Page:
Building the System of National Accounts - introduction
This article is part of a set of background articles explaining in some detail how statistics producers, such as national or international statistical institutes, may build a coherent system of national accounts (SNA), especially in developing countries. The articles are based on the official Eurostat handbook Essential SNA - Building the basics and they focus particularly on the early stages of the implementation.
Scope and aims
Developing countries have to face two kinds of challenge in implementing the 2008 SNA. The first refers to the political will and the economic capacity to create the general framework. The second is how to adapt the methodological requirements of the 2008 SNA to the country’s specific situation and with the available resources (data sources, human resources and financial support).
This raises the question of what is the best strategy to adopt for implementing the 2008 SNA and satisfying user needs (national and international).
These articles are especially designed to clarify, prioritise and present alternative ways of facing these challenges and preparing countries for estimating national accounts indicators. They focus on presenting ways of laying the groundwork for compiling national accounts.
The key issues for implementing the 2008 SNA presented in the articles are:
- institutional issues, such as the need to create the legal framework for implementing national accounts and the strategy for developing the statistical system, which forms the basis for the implementation of national accounts;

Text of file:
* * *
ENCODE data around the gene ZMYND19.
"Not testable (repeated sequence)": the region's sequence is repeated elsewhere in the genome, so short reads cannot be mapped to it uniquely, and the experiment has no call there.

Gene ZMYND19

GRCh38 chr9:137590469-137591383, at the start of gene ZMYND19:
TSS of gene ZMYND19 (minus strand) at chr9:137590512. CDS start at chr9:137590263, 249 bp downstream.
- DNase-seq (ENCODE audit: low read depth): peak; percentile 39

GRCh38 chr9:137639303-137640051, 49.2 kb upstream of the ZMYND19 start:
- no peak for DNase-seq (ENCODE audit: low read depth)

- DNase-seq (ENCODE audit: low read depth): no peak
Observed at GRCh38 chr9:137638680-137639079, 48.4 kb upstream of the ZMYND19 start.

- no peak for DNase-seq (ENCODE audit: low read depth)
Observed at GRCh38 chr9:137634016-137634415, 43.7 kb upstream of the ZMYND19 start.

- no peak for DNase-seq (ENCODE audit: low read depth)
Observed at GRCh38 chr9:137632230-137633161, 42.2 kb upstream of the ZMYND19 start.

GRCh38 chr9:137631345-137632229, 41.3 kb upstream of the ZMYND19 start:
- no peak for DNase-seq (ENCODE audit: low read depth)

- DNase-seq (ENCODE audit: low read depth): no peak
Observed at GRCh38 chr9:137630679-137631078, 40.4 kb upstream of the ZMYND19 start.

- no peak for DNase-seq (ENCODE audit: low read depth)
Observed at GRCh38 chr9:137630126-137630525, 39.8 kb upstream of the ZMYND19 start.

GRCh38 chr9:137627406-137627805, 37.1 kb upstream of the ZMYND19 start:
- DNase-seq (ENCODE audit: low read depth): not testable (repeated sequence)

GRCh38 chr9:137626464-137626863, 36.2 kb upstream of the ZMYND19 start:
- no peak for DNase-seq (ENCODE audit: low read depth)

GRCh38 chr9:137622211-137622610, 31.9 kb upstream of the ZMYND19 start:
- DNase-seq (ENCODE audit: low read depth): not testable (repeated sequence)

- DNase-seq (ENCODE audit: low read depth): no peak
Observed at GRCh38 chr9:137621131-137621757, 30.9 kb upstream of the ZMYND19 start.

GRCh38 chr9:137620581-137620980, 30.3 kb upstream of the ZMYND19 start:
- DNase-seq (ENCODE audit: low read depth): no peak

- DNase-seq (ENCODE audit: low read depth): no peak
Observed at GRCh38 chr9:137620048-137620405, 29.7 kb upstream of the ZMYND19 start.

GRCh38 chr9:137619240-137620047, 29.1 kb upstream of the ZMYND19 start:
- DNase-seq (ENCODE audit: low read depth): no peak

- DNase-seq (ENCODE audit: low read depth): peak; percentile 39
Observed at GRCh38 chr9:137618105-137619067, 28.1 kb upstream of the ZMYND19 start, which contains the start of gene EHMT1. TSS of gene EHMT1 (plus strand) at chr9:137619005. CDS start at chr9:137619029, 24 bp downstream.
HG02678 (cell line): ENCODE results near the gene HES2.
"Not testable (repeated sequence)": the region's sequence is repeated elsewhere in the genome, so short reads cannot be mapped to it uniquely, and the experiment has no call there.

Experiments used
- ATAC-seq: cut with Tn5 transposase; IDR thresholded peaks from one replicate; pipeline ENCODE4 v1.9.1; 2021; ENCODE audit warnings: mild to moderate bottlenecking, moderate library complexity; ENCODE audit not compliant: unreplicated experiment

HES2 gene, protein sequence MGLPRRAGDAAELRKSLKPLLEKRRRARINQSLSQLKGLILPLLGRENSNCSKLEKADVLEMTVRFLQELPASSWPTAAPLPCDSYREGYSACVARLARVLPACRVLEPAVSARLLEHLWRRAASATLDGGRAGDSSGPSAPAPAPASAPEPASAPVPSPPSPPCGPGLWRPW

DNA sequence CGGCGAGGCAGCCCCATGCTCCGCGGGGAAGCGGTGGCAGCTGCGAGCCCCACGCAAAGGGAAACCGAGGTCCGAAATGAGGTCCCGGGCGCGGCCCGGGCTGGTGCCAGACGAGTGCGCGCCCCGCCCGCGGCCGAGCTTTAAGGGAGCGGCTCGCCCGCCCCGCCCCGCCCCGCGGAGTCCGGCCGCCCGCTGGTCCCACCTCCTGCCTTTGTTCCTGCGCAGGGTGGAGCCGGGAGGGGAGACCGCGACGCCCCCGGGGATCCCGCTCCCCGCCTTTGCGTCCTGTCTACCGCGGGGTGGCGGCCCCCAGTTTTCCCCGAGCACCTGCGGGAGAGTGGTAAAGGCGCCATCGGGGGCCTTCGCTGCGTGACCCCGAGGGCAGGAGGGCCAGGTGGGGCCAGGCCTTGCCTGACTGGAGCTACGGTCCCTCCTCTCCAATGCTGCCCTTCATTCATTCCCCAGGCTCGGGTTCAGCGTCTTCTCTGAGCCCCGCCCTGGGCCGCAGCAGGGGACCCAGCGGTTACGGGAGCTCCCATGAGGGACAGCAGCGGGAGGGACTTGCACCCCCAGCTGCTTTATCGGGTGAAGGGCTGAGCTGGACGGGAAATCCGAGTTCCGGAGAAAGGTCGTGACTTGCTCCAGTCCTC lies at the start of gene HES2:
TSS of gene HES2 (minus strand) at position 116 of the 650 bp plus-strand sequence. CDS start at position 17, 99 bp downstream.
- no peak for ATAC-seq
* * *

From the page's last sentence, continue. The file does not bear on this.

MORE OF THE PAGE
- technical issues relating to statistical infrastructure, such as the business register and classifications;
- technical issues relating to statistical and administrative data sources required for compiling national accounts, and especially the use of this data for estimating national accounts indicators;
- specific issues for the compilation of national accounts, common in developing countries, such as the non-observed economy and the informal sector;
- conceptual background of price and volume measures in national accounts, the main data sources and methods used for annual estimates.
The most reasonable approach to implementing the SNA consists of a gradual compilation of the accounts and tables required for addressing policy issues and deemed the highest priority for a country. For this reason, the main reference framework is provided by the Minimum requirement data set (MRDS), developed by the Intersecretariat Working Group on National Accounts (ISWGNA) and approved by the UN Statistical Commission during its March 2001 meeting. The MRDS includes a set of required, recommended and desirable data on national accounts that should be provided by countries intending to implement the SNA for the first time (see Building the System of National Accounts - strategy, Figure 6).
In order to implement the SNA in line with the MRDS, priority should be given at the first stage to compiling GDP data according to production and expenditure and by industry for the overall economy and external counterpart sector. This will enable estimates of the major SNA aggregates to be made.